I read my first Robert Fulghum book, All I Really Need to Know I Learned in Kindergarten, quite a while ago, in my early teens. I enjoyed it but did not seek out additional books by Fulghum. However, last month at a thrift store, his book From Beginning to End: The Rituals of Our Lives caught my eye and I decided that for a dollar it was time to read more Fulghum.
Although I wasn’t sure how interested I was in rituals, I found the book fascinating. Fulghum is a Unitarian minister and he draws on his years of conducting various ritual ceremonies, ministering to a congregation, and observing patterns in human behavior to present a unique glimpse into how rituals shape our lives and how our lives shape rituals. He structures the book around different types of rituals, drawing on many anecdotes to illustrate his insights. Among the several propositions he makes about what rituals are and what they mean are the following, which I found particularly meaningful:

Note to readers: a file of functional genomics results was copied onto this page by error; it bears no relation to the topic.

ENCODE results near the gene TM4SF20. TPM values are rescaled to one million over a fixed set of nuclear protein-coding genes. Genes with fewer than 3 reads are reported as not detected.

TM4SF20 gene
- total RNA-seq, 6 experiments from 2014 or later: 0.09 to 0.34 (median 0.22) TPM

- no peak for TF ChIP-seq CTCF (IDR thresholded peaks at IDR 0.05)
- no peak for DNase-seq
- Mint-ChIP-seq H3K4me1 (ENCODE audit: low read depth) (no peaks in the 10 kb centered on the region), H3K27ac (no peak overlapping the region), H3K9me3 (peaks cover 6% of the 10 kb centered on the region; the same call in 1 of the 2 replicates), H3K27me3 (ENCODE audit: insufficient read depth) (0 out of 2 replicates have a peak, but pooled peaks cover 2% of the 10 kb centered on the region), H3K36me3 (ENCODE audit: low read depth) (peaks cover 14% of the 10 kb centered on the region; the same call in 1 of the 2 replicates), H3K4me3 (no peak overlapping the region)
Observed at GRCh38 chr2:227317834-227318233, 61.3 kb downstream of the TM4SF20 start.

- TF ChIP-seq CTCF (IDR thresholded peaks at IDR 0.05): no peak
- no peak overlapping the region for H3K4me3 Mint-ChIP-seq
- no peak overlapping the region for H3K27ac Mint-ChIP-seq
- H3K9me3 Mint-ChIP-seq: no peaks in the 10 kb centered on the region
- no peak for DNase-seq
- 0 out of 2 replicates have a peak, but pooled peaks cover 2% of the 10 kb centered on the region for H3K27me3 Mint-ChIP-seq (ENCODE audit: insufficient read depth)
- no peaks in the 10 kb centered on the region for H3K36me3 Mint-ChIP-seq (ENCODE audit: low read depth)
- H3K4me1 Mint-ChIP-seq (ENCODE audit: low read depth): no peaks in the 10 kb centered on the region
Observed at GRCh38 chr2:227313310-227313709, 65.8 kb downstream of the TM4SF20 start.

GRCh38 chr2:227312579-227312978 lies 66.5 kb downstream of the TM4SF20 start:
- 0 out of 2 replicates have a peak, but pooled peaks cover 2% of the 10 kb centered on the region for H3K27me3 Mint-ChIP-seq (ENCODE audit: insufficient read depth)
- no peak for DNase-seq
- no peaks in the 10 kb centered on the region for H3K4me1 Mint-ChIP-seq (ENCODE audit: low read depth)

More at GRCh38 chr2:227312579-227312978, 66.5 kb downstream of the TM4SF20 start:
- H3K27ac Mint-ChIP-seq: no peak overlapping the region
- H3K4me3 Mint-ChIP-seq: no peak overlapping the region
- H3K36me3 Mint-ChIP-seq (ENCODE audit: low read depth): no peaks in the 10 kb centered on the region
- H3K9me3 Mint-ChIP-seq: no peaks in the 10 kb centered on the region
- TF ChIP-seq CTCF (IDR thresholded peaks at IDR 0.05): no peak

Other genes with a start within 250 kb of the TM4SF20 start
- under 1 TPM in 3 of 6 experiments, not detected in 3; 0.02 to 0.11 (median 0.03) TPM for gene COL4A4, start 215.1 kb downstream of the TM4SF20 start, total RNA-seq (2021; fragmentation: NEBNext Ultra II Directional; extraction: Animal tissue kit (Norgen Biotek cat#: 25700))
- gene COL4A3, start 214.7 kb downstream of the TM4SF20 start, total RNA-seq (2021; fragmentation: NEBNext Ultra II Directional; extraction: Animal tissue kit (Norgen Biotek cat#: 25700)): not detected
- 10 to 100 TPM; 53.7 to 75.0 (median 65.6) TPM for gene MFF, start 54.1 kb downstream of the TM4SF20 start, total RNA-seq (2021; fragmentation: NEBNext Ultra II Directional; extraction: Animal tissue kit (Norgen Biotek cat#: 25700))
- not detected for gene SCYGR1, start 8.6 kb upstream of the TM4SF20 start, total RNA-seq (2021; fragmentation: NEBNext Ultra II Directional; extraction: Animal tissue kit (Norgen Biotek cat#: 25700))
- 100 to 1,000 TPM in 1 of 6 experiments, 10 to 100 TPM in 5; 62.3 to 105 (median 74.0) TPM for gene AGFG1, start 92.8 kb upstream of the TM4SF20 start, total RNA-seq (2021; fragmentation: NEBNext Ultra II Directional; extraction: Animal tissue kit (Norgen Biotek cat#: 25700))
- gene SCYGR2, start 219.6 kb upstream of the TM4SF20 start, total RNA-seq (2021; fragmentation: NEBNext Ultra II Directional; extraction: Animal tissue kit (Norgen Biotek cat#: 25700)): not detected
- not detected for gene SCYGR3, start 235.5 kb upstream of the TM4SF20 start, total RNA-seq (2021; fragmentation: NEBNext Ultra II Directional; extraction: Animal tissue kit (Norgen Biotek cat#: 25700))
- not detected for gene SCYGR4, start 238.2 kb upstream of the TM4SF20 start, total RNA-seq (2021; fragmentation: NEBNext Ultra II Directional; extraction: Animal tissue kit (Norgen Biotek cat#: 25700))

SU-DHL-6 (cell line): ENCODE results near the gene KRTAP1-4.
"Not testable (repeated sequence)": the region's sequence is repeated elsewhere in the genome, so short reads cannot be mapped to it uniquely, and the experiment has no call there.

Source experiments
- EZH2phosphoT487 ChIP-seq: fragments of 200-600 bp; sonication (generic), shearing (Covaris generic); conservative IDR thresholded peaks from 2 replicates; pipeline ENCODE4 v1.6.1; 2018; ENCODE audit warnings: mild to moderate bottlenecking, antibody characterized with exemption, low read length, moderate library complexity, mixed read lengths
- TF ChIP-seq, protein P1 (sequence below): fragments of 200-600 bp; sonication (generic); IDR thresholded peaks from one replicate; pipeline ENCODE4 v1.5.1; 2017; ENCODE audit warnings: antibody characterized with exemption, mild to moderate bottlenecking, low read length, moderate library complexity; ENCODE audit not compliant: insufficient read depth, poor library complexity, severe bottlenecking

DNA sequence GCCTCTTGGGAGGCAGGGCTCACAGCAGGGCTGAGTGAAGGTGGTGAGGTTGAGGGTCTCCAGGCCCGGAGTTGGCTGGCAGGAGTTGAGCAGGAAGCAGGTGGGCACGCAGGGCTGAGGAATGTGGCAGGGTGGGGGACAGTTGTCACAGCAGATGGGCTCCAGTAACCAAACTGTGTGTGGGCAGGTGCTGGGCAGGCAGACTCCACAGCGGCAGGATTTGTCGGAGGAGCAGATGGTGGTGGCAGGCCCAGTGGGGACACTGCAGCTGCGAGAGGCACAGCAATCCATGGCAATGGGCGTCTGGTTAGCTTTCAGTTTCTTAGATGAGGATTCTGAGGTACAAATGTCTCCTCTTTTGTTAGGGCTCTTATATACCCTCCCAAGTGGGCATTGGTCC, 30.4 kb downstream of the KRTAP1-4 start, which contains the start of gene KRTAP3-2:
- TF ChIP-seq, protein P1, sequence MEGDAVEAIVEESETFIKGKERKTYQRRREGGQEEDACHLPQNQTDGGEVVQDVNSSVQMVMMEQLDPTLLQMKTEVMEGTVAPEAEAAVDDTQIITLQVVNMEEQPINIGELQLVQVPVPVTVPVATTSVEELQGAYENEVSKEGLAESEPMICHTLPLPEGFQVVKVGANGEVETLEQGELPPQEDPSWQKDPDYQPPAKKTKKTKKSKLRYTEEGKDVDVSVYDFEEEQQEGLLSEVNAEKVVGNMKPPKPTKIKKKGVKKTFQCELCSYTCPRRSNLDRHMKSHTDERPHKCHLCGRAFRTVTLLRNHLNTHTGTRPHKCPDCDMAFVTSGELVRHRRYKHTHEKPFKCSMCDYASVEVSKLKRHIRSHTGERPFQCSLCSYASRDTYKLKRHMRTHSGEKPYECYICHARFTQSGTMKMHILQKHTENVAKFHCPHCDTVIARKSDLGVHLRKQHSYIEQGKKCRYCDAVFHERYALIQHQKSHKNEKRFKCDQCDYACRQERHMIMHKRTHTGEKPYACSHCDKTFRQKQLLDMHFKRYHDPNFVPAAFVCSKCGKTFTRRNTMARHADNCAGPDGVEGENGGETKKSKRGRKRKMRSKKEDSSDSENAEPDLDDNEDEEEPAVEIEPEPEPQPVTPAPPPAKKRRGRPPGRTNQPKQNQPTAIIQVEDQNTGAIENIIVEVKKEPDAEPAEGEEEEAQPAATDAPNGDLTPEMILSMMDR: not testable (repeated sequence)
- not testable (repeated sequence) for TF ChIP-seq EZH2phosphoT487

Rituals are frames around the mirrors of the moment.
The function of ritual is paradoxical: to both anchor us to high places on the steep slopes of this world on which we are always losing our footing and to free us from the despair of being stuck in the world’s mud.
Ritual behavior softens the phases of life when we are reminded how hard it is to be human. Ritual behavior enriches the phases of life when we are reminded how fine it is to be human.
I highly recommend From Beginning to End and I am looking forward to reading more by Robert Fulghum (as well as rereading All I Really Need to Know I Learned in Kindergarten).